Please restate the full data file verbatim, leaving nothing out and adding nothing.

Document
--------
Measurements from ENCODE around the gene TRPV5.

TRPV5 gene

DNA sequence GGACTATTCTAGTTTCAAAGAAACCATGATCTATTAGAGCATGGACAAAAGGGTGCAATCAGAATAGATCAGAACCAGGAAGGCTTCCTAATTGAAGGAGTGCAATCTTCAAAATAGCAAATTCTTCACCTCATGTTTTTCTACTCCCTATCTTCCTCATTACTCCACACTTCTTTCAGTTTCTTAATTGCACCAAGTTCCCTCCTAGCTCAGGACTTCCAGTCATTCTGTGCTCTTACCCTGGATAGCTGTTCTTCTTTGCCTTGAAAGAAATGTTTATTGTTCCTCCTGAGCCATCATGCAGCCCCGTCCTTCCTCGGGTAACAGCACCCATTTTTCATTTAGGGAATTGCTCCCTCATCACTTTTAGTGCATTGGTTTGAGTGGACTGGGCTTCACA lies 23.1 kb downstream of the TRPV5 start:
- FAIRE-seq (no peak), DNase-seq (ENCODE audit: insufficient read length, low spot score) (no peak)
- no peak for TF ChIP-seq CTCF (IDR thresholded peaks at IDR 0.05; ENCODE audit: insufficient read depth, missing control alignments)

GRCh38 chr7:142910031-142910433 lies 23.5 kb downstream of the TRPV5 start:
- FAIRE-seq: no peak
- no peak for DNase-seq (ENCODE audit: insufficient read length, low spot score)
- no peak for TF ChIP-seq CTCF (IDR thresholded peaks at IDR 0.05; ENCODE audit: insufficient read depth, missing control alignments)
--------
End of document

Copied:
Measurements from ENCODE around the gene TRPV5.

TRPV5 gene

DNA sequence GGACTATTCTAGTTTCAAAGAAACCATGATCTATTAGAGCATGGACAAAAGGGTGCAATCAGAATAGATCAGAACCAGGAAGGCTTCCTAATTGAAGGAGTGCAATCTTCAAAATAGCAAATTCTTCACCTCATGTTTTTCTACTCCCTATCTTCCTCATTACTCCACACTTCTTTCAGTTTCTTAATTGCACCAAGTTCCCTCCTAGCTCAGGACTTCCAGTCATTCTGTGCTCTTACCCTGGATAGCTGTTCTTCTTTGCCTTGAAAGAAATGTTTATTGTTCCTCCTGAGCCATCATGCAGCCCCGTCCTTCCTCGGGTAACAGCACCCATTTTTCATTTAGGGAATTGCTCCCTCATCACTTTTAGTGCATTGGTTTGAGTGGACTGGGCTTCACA lies 23.1 kb downstream of the TRPV5 start:
- FAIRE-seq (no peak), DNase-seq (ENCODE audit: insufficient read length, low spot score) (no peak)
- no peak for TF ChIP-seq CTCF (IDR thresholded peaks at IDR 0.05; ENCODE audit: insufficient read depth, missing control alignments)

GRCh38 chr7:142910031-142910433 lies 23.5 kb downstream of the TRPV5 start:
- FAIRE-seq: no peak
- no peak for DNase-seq (ENCODE audit: insufficient read length, low spot score)
- no peak for TF ChIP-seq CTCF (IDR thresholded peaks at IDR 0.05; ENCODE audit: insufficient read depth, missing control alignments)